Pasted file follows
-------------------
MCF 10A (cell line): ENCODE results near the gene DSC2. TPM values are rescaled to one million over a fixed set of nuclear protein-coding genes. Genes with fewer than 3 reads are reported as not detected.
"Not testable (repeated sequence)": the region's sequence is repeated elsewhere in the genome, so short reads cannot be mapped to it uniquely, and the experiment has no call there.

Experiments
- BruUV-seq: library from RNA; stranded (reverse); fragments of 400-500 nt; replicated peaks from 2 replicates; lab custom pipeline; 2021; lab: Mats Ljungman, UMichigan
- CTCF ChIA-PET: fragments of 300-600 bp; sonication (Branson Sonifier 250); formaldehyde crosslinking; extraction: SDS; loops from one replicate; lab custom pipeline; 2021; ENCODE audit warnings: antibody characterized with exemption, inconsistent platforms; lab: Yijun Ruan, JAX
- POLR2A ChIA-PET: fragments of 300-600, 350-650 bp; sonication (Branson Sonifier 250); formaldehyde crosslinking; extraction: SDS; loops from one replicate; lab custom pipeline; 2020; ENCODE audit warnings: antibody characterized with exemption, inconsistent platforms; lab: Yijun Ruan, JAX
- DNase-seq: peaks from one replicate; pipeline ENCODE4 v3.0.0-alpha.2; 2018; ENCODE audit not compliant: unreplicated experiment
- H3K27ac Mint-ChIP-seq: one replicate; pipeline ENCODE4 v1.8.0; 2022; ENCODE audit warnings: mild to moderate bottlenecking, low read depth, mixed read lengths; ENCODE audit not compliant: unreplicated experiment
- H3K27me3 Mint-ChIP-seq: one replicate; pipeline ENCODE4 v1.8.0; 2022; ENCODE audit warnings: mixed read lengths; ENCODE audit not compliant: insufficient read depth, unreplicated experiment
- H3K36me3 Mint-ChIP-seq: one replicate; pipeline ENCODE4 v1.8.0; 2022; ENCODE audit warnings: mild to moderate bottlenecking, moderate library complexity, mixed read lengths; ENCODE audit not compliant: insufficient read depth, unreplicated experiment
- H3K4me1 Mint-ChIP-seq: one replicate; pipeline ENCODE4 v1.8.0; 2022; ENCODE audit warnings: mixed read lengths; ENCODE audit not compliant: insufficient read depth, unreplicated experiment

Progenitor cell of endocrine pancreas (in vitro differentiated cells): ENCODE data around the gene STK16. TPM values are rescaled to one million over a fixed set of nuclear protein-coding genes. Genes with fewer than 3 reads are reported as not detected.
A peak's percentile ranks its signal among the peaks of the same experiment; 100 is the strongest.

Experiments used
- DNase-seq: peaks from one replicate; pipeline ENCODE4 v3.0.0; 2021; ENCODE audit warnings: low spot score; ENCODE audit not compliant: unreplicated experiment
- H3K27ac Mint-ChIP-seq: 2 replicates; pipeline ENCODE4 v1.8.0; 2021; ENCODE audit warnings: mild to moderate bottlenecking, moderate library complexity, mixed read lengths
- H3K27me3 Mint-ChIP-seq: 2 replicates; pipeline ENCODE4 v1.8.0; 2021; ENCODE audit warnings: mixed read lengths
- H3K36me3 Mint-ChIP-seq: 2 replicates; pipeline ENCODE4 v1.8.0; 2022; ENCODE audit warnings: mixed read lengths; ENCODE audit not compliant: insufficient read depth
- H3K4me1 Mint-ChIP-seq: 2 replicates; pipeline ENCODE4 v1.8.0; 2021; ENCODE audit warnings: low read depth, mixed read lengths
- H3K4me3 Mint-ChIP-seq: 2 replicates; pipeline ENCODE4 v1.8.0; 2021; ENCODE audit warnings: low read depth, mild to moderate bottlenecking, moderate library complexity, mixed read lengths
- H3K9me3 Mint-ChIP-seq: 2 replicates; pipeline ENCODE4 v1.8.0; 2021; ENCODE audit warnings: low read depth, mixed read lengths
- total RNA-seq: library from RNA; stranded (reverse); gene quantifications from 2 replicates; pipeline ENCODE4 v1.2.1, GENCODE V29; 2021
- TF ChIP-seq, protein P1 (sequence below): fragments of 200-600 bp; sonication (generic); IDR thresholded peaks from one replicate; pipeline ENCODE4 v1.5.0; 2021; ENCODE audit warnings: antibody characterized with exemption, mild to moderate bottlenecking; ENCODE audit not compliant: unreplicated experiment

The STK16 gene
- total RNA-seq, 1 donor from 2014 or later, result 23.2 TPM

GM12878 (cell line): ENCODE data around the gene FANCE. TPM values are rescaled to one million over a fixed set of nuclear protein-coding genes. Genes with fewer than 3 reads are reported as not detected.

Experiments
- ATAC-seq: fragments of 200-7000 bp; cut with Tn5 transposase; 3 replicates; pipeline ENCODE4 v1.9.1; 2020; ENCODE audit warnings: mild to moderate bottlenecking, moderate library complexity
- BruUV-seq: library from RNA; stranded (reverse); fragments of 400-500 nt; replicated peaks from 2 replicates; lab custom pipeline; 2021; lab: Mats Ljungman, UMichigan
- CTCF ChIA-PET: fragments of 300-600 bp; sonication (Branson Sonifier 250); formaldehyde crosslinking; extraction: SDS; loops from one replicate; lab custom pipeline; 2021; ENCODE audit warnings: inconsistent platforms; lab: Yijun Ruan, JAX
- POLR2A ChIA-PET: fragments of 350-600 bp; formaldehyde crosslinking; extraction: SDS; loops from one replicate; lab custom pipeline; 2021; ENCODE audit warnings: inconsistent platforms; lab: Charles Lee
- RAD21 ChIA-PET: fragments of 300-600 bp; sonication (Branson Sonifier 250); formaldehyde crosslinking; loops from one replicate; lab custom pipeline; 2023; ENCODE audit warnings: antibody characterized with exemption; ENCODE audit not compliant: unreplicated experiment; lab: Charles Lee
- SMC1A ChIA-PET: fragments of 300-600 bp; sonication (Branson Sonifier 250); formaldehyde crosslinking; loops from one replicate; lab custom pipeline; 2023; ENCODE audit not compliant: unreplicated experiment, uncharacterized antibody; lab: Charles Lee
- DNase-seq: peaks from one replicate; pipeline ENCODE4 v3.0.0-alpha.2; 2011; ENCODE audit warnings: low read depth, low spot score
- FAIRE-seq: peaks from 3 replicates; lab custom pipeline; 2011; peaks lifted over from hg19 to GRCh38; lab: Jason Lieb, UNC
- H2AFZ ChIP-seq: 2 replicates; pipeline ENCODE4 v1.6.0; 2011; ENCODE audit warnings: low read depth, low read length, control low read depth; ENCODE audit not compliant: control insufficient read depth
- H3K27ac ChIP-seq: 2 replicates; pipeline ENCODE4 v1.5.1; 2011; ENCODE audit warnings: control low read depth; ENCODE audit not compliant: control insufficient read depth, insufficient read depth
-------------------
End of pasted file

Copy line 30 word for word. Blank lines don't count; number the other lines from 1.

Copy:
- CTCF ChIA-PET: fragments of 300-600 bp; sonication (Branson Sonifier 250); formaldehyde crosslinking; extraction: SDS; loops from one replicate; lab custom pipeline; 2021; ENCODE audit warnings: inconsistent platforms; lab: Yijun Ruan, JAX